1998 January 10

New Jersey “Taking [the] Lead” in Providing Court Translators


An article in The New York Times on this day reported that New Jersey had taken the lead among states in providing translation services for people who did not speak English or who had limited English language proficiency. A state Supreme Court Task Force had found in 1985 that the provision of language services at that time did not meet minimal standards of competence. A bill was introduced in the legislature to require court-paid interpreters for both non-English speaking people, as well as those who were deaf and hearing-impaired. The law would be the first of its kinds in the U.S. It is estimated that about 8 percent of all court cases, or 7,300 a month, require a translator, mainly for Spanish speakers.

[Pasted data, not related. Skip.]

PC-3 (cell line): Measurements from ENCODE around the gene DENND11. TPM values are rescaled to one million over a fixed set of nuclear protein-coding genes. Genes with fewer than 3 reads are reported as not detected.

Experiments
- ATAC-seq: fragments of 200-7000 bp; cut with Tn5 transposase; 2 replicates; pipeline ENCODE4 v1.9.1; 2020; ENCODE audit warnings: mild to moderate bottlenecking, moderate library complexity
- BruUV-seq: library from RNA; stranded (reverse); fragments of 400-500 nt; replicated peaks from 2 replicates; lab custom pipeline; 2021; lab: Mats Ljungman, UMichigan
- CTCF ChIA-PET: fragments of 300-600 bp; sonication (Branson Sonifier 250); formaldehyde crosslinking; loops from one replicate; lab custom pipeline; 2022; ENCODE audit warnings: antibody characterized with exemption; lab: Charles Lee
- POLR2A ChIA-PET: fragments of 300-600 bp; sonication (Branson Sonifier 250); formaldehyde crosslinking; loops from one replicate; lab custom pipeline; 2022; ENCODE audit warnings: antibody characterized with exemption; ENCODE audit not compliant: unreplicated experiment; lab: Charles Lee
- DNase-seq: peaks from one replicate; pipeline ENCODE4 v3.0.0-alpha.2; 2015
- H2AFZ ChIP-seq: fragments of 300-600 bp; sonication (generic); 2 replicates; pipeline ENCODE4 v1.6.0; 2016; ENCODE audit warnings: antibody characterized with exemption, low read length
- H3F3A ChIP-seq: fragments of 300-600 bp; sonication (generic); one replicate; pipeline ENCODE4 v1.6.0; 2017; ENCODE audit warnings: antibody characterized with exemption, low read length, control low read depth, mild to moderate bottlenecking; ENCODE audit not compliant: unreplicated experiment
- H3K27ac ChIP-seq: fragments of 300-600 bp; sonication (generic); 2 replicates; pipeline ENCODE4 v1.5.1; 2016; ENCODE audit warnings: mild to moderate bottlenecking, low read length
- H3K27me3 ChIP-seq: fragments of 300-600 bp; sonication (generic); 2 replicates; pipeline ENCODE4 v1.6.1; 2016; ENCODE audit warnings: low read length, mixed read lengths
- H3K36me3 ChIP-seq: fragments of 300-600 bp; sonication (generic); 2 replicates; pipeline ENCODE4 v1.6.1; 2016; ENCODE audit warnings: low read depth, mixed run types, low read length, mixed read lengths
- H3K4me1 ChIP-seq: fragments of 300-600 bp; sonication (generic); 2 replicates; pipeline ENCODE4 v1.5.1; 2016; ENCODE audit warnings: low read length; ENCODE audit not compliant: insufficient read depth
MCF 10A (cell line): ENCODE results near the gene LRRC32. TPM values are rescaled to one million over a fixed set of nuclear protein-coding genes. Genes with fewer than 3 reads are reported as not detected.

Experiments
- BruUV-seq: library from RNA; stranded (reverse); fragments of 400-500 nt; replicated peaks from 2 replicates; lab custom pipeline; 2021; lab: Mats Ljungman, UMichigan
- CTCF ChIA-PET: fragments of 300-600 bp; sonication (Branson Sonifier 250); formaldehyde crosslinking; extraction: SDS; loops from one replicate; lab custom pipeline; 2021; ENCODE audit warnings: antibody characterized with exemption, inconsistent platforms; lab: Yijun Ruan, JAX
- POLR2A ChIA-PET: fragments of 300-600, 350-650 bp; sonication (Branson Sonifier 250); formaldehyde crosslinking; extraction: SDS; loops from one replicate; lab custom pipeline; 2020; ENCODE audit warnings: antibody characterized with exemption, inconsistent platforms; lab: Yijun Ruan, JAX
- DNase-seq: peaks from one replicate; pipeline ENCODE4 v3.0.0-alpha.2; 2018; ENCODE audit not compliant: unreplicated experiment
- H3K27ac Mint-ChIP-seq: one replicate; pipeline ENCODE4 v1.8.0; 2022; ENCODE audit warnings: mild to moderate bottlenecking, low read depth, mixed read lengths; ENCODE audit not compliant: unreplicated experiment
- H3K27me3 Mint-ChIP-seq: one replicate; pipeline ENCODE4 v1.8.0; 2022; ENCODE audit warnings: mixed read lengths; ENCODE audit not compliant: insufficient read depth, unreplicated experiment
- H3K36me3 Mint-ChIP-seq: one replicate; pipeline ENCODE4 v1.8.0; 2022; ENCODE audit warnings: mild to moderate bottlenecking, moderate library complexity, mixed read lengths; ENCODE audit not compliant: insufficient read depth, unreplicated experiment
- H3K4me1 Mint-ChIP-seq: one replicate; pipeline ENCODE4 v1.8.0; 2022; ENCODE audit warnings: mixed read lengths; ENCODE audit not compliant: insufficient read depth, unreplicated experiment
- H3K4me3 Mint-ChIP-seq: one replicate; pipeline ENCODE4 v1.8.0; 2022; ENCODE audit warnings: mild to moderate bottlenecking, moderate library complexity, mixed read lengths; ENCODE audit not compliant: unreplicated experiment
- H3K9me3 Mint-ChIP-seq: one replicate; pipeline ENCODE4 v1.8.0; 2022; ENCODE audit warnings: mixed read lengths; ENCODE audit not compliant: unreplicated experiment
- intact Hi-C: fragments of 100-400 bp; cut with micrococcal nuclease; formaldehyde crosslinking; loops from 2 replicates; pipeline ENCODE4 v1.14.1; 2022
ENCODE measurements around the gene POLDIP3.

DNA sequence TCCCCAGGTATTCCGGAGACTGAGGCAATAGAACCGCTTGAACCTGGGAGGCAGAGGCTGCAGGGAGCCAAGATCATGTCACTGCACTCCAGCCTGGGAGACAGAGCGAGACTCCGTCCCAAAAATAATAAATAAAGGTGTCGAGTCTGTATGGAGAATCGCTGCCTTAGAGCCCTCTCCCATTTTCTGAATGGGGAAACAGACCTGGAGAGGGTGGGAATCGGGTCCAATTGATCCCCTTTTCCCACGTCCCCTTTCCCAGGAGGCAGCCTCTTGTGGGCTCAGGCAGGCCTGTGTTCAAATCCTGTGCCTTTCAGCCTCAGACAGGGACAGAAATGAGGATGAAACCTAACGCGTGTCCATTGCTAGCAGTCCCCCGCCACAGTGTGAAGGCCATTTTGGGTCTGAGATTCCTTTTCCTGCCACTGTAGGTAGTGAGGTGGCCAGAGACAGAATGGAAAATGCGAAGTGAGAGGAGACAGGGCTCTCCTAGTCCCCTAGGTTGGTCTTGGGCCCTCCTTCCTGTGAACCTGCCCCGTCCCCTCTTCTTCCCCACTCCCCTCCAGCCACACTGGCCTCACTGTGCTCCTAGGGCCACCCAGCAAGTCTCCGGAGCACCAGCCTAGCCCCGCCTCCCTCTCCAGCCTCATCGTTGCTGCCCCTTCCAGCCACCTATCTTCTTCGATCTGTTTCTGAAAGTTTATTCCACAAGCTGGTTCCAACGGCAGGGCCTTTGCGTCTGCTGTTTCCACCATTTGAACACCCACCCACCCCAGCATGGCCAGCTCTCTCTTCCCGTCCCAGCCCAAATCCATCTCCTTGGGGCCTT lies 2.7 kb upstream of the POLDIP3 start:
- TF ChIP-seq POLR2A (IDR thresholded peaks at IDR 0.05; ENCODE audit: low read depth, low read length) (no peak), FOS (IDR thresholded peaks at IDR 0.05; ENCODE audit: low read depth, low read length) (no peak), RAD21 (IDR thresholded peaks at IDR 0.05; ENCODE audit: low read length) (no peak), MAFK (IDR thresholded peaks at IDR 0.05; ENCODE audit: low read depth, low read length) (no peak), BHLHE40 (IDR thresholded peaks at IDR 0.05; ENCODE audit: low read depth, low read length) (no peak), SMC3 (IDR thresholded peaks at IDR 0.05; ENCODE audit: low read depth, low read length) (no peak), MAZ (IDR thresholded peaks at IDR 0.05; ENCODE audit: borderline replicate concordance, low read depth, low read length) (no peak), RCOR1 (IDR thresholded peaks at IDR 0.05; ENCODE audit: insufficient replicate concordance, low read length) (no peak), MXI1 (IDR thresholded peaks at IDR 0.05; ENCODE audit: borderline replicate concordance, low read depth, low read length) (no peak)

In a major step toward serving people for whom English is not their first language, President Bill Clinton, on August 11, 2000, signed Executive Order 13166, requiring federal agencies and other agencies receiving federal funds to develop policies to assist people with Limited English Proficiency (LEP).

Read Executive Order 13166: http://www.gpo.gov/fdsys/pkg/FR-2000-08-16/pdf/00-20938.pdf

Learn more at the U.S. government LEP page: http://www.lep.gov/13166/eo13166.html

Talking points against English-only laws: http://www.maldef.org/immigration/public_policy/TPenglishonly.pdf

Learn more about the law of “English-only” requirements: http://www.law.cornell.edu/cfr/text/29/1606.7

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